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What’s driving the crisis in Sri Lanka? Fatima Gunning explains. 

The entire Sri Lankan Cabinet, including President Gotabaya Rajapaksa, have been forced to announce their resignation after protesters stormed the presidential palace last Saturday. 

 

The massive protests were fuelled by public outrage at what has been described as ‘economic mismanagement’ of the nations’ affairs by the current regime.  

The New York Times reported that the Rajapaksa family had “dominated Sri Lanka’s politics for much of the last two decades”, saying that the government had been run more like a “family business”.

The alleged mismanagement has led to Sri Lanka currently experiencing its worst economic downturn since gaining independence from The British Empire in 1948.

India Express reported that approximately 11.7% of Sri Lanka’s population of 21.92 million “earn less than $3.20 per day”. 

The Asian nation, whose economy heavily relies on the tourism industry, was hit badly by travel restrictions resulting from the covid 19 pandemic.

Observer Research Foundation reported that “in 2018, tourism provided US$ 4.4 billion in earnings to the Sri Lankan economy and contributed to 5.6 percent of the nation’s GDP, but this estimate came down to a paltry 0.8 percent in 2020”. 

A ban on chemical fertilisers is also reported to have had a major impact on the country’s agricultural output, although it was later reversed amid widespread criticism. 

Last April The Guardian reported on the catastrophic effect the ban had on the nation, also citing “​​catastrophic inflation and fuel, food and medicine shortages” as the cause of Sri Lanka’s economic woes.

“For the farmers of Sri Lanka, their problems began in April last year when President Gotabaya Rajapaksa, who now stands accused of pushing the country into financial ruin, implemented a sudden ban on chemical fertilisers.”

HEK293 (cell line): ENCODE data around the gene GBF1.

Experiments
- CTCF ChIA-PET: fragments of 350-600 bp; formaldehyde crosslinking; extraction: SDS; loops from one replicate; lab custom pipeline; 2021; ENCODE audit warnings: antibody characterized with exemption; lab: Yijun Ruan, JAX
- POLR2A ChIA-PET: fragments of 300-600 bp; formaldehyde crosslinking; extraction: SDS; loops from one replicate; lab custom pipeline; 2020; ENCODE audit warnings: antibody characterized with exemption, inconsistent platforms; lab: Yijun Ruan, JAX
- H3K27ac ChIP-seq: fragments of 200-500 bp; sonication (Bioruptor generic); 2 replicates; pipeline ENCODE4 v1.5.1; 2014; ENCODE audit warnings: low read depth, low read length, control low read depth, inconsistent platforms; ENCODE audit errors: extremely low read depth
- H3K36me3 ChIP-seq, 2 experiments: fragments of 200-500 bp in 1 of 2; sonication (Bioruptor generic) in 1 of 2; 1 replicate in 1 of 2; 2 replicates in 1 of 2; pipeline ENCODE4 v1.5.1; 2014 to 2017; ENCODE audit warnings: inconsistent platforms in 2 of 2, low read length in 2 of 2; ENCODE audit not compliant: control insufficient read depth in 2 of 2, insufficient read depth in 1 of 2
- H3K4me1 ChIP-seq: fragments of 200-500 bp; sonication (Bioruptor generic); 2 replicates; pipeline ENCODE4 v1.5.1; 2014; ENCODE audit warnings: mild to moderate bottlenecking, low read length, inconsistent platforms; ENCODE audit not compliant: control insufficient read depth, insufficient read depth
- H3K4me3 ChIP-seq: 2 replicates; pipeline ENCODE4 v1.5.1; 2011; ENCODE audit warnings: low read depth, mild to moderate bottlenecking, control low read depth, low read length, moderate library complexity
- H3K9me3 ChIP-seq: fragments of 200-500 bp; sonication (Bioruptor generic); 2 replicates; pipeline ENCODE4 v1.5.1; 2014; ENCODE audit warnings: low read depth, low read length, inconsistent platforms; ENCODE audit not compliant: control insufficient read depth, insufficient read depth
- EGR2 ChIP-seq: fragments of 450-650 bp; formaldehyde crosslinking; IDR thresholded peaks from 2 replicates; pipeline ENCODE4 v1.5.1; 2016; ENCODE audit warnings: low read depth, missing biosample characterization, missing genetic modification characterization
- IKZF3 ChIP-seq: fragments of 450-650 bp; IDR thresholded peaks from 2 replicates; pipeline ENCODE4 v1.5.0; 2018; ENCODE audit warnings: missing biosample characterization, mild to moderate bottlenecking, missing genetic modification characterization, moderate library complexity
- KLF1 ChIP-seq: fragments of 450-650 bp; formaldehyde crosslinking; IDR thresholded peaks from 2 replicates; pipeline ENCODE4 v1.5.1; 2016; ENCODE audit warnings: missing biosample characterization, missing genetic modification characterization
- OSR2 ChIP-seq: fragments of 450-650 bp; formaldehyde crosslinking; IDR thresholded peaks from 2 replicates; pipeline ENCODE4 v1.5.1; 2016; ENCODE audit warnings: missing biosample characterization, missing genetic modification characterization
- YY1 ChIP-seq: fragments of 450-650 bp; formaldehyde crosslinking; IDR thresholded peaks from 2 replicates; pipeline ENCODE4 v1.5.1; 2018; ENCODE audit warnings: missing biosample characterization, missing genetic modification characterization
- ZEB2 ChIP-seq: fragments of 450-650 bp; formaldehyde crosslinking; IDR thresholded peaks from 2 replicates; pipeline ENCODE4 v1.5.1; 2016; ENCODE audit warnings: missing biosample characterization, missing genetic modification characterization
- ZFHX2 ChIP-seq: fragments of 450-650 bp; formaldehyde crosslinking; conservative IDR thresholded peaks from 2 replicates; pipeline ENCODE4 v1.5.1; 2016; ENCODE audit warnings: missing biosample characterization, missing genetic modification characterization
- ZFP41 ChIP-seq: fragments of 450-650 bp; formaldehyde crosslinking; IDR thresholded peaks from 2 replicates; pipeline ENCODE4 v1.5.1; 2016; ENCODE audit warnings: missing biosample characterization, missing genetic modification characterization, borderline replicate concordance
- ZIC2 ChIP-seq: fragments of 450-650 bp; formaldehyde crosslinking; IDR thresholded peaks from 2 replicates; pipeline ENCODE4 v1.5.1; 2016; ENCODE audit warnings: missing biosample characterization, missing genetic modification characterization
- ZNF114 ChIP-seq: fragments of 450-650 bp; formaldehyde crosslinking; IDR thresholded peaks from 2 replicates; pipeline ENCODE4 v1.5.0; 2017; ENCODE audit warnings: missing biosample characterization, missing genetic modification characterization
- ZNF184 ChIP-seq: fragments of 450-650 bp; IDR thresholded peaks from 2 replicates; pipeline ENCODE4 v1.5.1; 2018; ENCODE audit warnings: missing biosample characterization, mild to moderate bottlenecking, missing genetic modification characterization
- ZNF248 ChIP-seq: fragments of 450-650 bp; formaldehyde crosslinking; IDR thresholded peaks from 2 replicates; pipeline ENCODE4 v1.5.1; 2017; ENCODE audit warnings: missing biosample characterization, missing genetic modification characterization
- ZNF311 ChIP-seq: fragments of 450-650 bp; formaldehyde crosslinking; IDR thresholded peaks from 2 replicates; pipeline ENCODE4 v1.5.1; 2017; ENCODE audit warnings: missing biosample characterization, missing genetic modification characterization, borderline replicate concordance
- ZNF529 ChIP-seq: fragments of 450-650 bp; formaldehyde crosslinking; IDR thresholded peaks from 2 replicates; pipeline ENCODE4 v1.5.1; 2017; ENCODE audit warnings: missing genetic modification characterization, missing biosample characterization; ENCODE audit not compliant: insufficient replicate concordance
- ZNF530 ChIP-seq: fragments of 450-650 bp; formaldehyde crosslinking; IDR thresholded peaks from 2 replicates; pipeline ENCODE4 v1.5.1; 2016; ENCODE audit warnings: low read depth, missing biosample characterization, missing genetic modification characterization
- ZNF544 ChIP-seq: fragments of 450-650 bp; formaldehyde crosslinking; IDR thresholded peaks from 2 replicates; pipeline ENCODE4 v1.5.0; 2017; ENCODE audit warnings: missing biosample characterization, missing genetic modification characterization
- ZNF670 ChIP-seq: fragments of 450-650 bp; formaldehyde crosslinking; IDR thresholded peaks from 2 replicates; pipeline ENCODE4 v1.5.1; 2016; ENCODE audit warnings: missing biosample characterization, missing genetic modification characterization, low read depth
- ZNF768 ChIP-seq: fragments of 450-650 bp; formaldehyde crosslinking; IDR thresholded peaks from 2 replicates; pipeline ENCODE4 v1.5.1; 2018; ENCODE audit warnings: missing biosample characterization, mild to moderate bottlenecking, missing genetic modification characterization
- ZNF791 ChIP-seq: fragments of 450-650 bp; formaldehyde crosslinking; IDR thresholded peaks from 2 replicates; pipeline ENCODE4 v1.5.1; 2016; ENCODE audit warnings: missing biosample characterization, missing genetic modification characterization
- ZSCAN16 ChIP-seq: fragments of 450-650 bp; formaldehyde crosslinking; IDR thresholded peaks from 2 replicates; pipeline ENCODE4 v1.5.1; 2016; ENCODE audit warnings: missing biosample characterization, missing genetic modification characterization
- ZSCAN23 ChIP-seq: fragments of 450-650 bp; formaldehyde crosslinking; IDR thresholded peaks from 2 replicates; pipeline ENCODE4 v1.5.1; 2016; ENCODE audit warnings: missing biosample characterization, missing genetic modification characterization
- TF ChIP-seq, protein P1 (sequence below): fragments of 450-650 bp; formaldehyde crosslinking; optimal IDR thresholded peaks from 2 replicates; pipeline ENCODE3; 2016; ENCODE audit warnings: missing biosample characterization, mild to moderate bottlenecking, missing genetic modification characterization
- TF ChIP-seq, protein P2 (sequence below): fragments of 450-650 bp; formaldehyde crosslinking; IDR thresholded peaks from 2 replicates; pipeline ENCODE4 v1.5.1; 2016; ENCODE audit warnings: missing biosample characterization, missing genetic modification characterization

The report detailed how the ban would have pushed farmers out of business at a time when the country did not have enough money to finance the importation of foreign food. 

Domestic production was significantly reduced in a nation that was hitherto an abundant, and according to ResearchGate, surplus food producer:

“The production of rice, the staple diet of the people, has been hovering around the self-sufficiency level after the concerted efforts made during the past sixty years or so”. 

 

The Guardian’s report included accounts from farmers who stated that their harvests were reduced by as much as 50 – 60%. 

Sri Lanka is hugely indebted to foreign investors such as the Asia Development Bank (ABD), Japan, and China respectively. 

Repayments of the foreign debt, reportedly in the sum of $51 billion, came to a halt last April after the country ran out of money. Sri Lanka’s lack of foreign currency reserves cause the country to be unable to  pay for its imports. 

Chinese investment in Sri Lanka, through the so-called “Belt and Road” initiative, accounts for 10% of the overall sum owed. China has responded with some reticence to calls to help ease the crisis after reportedly promising to  “play a positive role” in talks with the International Monetary Fund on a possible emergency loan.” 

The Diplomat reported “China offered to lend more but balked at joining a process that might cut Sri Lanka’s debt, possibly for fear other Belt and Road borrowers that owe tens of billions of dollars will demand the same relief.” 

Officials from the communist superstate have said belt and road lending is “investments not aid”. 

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